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Can the ICC successfully try Qaddafi?

It remains to be seen whether Muammar Qaddafi will be extradited to the International Criminal Court and whether the court has learned from past mistakes.

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With Libyan rebels seemingly on the verge of victory, there are growing calls from international justice advocates for Muammar Qaddafi to be turned over to the International Criminal Court (ICC) to face charges of human rights abuses.

But with seven major cases ongoing, and a major one against Congolese warlord Thomas Lubanga about to conclude this week, the main question for the ICC is whether it has learned from past mistakes, and whether its flamboyant and controversial prosecutor, Luis Moreno-Ocampo, can successfully prosecute a high-profile case against Mr. Qaddafi.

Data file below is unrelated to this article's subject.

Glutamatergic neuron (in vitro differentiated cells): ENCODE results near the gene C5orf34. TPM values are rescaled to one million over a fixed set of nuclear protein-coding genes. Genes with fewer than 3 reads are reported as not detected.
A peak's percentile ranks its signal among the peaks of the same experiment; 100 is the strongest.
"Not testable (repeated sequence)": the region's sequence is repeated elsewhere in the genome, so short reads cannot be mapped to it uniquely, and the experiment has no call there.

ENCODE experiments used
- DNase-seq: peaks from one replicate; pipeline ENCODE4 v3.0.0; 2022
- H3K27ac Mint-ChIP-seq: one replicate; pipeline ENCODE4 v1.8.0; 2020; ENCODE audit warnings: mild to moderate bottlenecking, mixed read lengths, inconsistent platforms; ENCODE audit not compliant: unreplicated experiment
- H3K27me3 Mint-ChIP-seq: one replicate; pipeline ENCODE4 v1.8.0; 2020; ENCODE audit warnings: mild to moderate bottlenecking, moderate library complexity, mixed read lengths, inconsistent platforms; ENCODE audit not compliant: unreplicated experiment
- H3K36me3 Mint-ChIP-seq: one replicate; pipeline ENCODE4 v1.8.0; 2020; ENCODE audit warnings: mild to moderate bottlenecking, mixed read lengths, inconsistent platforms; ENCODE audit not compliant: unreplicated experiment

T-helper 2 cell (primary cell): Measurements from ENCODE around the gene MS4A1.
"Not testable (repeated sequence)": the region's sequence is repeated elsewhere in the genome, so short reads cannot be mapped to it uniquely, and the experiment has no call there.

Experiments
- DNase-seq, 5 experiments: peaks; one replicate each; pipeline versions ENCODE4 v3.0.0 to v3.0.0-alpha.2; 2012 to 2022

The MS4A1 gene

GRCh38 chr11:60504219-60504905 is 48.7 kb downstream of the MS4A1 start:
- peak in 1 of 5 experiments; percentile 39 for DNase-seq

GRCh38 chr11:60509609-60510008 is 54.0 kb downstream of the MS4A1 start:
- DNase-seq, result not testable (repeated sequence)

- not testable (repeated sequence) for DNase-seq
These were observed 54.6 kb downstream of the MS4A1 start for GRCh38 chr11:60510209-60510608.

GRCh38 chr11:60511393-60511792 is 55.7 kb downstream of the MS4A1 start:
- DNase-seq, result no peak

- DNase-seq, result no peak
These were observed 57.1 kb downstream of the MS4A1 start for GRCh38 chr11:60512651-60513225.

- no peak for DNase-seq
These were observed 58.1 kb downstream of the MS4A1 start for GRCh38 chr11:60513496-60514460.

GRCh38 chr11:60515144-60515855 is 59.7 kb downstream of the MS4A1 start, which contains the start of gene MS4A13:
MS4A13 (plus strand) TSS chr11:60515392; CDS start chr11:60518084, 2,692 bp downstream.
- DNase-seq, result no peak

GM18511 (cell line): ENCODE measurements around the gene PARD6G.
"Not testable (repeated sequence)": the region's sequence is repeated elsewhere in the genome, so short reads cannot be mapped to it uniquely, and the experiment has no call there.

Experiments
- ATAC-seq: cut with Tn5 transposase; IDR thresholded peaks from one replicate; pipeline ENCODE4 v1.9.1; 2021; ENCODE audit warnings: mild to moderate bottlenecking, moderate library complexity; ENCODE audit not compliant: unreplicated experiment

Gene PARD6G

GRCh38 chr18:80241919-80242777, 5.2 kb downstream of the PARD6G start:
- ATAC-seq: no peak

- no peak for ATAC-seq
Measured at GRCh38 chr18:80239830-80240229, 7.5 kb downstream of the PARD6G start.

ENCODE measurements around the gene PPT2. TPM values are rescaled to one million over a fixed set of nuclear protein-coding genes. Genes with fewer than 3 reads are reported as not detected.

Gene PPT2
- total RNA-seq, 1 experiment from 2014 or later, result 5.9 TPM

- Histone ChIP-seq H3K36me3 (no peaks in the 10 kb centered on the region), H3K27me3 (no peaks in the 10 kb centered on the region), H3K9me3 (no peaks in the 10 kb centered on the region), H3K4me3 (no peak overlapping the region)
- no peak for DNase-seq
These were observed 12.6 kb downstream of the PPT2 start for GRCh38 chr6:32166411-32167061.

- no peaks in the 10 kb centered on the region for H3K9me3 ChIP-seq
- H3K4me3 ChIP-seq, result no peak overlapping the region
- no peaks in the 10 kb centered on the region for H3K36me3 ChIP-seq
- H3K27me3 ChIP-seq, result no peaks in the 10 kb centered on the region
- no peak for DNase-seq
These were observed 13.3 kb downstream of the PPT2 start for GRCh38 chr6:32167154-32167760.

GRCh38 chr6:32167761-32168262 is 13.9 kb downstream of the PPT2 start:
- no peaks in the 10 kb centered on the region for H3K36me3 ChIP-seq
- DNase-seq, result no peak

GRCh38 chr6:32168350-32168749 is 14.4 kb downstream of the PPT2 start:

Certainly, Mr. Ocampo's public announcement this week that Libyan rebels had captured Qaddafi’s son, Saif al-Islam Qaddafi (disproved within hours as Saif Qaddafi gave a televised interview in Tripoli), was a reminder that Ocampo’s penchant for overstatement remains a problem.

The misstep may seem like a petty matter, something to be blamed on the fog of war, but critics see it as emblematic of a more fundamental problem for the Argentine prosecutor Ocampo, a persistent inattention to detail seen in previous ICC judicial decisions that forced Ocampo to withdraw charges of genocide against Sudanese President Omar al-Bashir and war crimes charges against Mr. Lubanga until his office had done a better job of proving its case.


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